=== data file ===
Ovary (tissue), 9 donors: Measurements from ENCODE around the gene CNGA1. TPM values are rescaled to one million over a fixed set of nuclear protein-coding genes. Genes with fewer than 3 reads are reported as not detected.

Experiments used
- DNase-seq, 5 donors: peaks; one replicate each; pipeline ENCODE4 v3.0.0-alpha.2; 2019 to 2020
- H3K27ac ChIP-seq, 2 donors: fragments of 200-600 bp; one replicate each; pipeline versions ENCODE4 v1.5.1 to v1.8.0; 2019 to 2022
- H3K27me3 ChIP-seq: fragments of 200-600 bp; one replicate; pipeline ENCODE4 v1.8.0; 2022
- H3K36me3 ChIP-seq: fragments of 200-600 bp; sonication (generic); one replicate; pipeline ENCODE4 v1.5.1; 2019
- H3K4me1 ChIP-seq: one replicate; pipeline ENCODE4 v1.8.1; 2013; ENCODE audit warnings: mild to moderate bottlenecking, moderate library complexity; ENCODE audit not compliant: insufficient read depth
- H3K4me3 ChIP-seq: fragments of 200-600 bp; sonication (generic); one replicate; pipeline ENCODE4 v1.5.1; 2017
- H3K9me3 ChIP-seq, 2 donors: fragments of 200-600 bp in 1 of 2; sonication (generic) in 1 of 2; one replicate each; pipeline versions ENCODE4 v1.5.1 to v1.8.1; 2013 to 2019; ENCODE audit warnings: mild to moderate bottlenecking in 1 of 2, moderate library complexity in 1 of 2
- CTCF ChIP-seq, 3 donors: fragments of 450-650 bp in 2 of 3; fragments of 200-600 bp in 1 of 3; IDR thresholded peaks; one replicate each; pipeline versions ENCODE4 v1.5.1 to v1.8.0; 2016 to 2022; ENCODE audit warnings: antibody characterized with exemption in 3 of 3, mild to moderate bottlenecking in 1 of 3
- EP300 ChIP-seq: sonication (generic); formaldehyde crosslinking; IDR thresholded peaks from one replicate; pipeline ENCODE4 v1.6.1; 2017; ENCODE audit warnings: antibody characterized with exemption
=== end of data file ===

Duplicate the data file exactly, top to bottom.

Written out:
Ovary (tissue), 9 donors: Measurements from ENCODE around the gene CNGA1. TPM values are rescaled to one million over a fixed set of nuclear protein-coding genes. Genes with fewer than 3 reads are reported as not detected.

Experiments used
- DNase-seq, 5 donors: peaks; one replicate each; pipeline ENCODE4 v3.0.0-alpha.2; 2019 to 2020
- H3K27ac ChIP-seq, 2 donors: fragments of 200-600 bp; one replicate each; pipeline versions ENCODE4 v1.5.1 to v1.8.0; 2019 to 2022
- H3K27me3 ChIP-seq: fragments of 200-600 bp; one replicate; pipeline ENCODE4 v1.8.0; 2022
- H3K36me3 ChIP-seq: fragments of 200-600 bp; sonication (generic); one replicate; pipeline ENCODE4 v1.5.1; 2019
- H3K4me1 ChIP-seq: one replicate; pipeline ENCODE4 v1.8.1; 2013; ENCODE audit warnings: mild to moderate bottlenecking, moderate library complexity; ENCODE audit not compliant: insufficient read depth
- H3K4me3 ChIP-seq: fragments of 200-600 bp; sonication (generic); one replicate; pipeline ENCODE4 v1.5.1; 2017
- H3K9me3 ChIP-seq, 2 donors: fragments of 200-600 bp in 1 of 2; sonication (generic) in 1 of 2; one replicate each; pipeline versions ENCODE4 v1.5.1 to v1.8.1; 2013 to 2019; ENCODE audit warnings: mild to moderate bottlenecking in 1 of 2, moderate library complexity in 1 of 2
- CTCF ChIP-seq, 3 donors: fragments of 450-650 bp in 2 of 3; fragments of 200-600 bp in 1 of 3; IDR thresholded peaks; one replicate each; pipeline versions ENCODE4 v1.5.1 to v1.8.0; 2016 to 2022; ENCODE audit warnings: antibody characterized with exemption in 3 of 3, mild to moderate bottlenecking in 1 of 3
- EP300 ChIP-seq: sonication (generic); formaldehyde crosslinking; IDR thresholded peaks from one replicate; pipeline ENCODE4 v1.6.1; 2017; ENCODE audit warnings: antibody characterized with exemption